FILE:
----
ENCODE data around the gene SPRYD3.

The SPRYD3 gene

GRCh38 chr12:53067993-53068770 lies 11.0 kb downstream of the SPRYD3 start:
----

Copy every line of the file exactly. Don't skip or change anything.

ENCODE data around the gene SPRYD3.

The SPRYD3 gene

GRCh38 chr12:53067993-53068770 lies 11.0 kb downstream of the SPRYD3 start: